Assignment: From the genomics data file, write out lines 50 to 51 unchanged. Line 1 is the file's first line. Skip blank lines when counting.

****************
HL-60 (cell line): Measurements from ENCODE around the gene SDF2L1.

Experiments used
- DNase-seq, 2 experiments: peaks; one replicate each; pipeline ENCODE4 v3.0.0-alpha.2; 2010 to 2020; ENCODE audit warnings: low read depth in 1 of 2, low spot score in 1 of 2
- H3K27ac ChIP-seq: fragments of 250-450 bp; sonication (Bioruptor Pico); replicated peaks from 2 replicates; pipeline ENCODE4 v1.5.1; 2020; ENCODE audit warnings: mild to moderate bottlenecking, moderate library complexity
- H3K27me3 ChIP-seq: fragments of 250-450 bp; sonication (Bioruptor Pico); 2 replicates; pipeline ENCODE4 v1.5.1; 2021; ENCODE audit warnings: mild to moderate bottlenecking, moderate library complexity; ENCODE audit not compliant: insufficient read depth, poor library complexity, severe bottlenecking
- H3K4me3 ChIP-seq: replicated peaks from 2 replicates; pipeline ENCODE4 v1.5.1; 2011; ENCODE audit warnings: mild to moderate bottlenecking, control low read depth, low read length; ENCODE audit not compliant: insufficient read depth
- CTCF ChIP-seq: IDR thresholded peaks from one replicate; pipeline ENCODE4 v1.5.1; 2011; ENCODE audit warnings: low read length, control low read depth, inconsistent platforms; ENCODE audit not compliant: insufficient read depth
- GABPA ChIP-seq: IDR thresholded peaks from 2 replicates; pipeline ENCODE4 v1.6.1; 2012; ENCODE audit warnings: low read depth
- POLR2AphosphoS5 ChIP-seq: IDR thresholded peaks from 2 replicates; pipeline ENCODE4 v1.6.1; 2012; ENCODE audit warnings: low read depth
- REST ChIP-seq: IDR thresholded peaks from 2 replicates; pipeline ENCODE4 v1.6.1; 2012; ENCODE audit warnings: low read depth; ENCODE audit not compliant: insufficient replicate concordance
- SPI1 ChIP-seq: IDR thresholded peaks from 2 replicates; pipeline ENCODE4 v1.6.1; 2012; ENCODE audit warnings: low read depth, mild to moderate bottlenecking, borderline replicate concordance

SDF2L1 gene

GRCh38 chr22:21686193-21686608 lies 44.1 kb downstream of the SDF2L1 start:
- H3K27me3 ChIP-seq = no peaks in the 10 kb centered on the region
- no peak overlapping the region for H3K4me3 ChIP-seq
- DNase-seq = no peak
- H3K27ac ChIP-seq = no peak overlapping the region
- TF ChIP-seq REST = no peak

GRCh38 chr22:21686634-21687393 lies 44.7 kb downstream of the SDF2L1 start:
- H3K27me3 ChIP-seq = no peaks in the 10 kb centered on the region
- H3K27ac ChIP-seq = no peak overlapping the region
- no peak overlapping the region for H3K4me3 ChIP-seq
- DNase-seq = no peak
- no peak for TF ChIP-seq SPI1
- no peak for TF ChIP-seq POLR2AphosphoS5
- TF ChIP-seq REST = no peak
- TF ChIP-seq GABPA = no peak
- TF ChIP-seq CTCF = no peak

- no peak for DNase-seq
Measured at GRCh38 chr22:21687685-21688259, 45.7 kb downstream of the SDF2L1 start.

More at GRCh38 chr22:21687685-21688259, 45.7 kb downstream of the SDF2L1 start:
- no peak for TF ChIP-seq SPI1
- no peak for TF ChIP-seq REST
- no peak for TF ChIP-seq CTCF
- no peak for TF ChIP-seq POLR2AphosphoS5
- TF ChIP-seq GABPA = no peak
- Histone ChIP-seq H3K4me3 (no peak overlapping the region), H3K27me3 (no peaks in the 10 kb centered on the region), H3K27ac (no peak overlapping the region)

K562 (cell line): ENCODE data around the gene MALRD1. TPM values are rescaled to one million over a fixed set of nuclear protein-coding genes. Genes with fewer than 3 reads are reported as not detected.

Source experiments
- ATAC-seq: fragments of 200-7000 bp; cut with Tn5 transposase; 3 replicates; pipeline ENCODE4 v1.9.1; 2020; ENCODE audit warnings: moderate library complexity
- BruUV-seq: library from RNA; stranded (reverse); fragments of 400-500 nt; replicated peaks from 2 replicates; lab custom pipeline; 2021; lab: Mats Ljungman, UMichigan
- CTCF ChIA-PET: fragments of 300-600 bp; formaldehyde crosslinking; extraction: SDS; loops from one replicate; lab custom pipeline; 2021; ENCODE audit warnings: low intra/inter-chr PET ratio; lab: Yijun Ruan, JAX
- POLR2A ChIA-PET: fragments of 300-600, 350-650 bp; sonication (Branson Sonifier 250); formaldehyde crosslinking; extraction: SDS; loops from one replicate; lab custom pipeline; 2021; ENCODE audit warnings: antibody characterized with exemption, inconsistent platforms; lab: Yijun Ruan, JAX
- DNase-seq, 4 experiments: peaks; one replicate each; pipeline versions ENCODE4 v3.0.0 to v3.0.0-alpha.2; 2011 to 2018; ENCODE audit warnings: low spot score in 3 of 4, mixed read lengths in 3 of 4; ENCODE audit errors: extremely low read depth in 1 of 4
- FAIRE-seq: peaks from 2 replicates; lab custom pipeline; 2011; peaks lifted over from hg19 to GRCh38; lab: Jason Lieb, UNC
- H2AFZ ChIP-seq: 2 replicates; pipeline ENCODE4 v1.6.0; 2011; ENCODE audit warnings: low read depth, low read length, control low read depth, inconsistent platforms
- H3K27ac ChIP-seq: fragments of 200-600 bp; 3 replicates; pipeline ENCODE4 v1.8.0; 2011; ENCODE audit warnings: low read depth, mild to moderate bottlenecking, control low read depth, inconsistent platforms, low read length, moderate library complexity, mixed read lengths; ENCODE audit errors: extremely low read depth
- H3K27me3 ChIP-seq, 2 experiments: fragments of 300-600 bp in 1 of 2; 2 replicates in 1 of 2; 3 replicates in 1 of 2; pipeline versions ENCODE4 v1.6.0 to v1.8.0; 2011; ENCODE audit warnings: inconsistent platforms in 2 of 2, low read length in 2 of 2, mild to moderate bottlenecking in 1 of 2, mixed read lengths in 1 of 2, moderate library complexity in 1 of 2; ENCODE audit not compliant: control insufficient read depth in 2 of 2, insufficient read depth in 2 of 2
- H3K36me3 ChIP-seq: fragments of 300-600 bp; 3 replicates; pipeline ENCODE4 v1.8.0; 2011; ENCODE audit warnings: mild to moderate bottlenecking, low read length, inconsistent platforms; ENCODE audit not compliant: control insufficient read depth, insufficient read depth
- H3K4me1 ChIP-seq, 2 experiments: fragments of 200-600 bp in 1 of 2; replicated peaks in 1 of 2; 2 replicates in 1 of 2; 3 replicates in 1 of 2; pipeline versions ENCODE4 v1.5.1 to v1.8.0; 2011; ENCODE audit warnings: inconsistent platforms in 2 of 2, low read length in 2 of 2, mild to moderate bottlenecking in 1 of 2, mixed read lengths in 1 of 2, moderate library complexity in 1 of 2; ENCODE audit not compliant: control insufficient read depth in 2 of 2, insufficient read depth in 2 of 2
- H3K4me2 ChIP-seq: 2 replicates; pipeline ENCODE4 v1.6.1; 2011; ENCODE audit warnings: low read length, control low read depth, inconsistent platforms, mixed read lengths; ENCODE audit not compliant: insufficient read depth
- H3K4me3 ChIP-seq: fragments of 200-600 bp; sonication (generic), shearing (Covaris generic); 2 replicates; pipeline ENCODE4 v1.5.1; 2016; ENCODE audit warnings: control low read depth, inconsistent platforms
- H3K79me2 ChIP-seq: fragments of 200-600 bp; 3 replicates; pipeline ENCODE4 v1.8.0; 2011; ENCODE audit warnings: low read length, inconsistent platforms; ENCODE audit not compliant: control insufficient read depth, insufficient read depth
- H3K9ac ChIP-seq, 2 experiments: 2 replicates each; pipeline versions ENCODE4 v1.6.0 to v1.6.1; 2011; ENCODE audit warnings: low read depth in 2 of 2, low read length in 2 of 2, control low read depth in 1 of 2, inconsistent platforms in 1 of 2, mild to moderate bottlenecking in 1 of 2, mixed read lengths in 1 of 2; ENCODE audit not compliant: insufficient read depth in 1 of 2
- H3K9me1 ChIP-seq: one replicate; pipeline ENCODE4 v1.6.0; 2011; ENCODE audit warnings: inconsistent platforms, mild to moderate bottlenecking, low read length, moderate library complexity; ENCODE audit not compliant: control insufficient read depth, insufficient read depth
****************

- H3K4me1 ChIP-seq, 2 experiments: fragments of 200-600 bp in 1 of 2; replicated peaks in 1 of 2; 2 replicates in 1 of 2; 3 replicates in 1 of 2; pipeline versions ENCODE4 v1.5.1 to v1.8.0; 2011; ENCODE audit warnings: inconsistent platforms in 2 of 2, low read length in 2 of 2, mild to moderate bottlenecking in 1 of 2, mixed read lengths in 1 of 2, moderate library complexity in 1 of 2; ENCODE audit not compliant: control insufficient read depth in 2 of 2, insufficient read depth in 2 of 2
- H3K4me2 ChIP-seq: 2 replicates; pipeline ENCODE4 v1.6.1; 2011; ENCODE audit warnings: low read length, control low read depth, inconsistent platforms, mixed read lengths; ENCODE audit not compliant: insufficient read depth